The area surrounding this street, also known as ari, is one of Bangkok’s food hotspots. It’s located near lots of very tall office buildings, which means during lunch there are lots of very hungry office workers. The general atmosphere of most of the restaurants is decidedly basic. No, perhaps assertively basic. No air-conditioning, grumpy staff, predominately plastic furniture and not the cleanest restaurants in the world. The food is cheap, however, and most of it looked pretty good.
Here’s a bird’s eye view of the street:
Once you enter the street, then take the first side street to the left (the one the green and yellow taxi is turning into). I can’t recall the name, but this is where most of the action is. It was here that I saw all of these people were queing up to buy mangoes and guavas:
Normally mangoes and guavas aren’t the source of this sort of frenzy. Howeve on closeer inspection I noticed they were peeled, which means they were probably chae buay, meaning that they have been soaked in sweetened plum water, and are really, really tasty.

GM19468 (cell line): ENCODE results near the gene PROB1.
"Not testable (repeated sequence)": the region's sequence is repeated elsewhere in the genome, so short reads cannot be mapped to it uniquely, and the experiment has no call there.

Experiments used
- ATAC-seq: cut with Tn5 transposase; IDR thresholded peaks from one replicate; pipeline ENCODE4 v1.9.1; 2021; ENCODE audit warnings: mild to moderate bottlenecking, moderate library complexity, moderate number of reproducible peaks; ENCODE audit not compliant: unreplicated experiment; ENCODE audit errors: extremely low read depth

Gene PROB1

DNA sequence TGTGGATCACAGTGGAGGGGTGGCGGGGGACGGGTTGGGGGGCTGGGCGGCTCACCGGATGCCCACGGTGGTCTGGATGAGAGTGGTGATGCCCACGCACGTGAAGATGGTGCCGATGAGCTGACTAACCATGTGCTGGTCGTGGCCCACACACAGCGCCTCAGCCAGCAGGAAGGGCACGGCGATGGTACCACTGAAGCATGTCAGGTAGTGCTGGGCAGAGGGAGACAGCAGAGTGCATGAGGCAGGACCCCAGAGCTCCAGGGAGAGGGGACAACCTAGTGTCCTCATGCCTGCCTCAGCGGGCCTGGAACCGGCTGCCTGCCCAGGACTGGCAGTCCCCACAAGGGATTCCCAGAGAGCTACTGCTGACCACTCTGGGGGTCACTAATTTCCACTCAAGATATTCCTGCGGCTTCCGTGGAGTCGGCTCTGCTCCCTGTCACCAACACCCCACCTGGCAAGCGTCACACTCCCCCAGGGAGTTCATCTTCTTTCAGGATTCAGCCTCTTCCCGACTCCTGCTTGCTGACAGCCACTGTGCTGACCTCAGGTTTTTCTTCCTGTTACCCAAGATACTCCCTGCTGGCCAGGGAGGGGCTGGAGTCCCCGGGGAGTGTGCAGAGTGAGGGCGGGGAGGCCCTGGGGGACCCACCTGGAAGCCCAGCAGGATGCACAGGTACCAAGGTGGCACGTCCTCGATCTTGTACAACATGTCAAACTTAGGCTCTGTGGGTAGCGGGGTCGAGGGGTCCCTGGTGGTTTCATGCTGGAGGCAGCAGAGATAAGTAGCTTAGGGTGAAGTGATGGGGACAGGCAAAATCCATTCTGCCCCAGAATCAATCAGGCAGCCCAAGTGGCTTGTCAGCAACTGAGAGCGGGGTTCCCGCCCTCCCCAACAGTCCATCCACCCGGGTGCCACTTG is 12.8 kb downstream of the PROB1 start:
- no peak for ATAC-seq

Here’s a well-stocked fruit stand:
And a well-stocked som tam (papaya salad) vendor:
And a Chinese pork vendor counting his profits:
This lady blocked my shot a chicken rice restaurant, making it somehow much more interesting:
All this was making me hungry so I stopped by a curry shop for lunch. I choose three things from the approximately 20 already prepared curries, fried dishes and soups, and got this:
I don’t think my dish has ever been piled to this extent in Thailand. At 9 0’clock you have pumpkin fried with egg, at 12 o’clock phat phet plaa duk, catfish fried with fresh herbs, and at 3 o’clock fish fried with onions, chilies and copious crushed black pepper. Somewhere under all of that there’s some rice as well, if memory doesn’t fail me.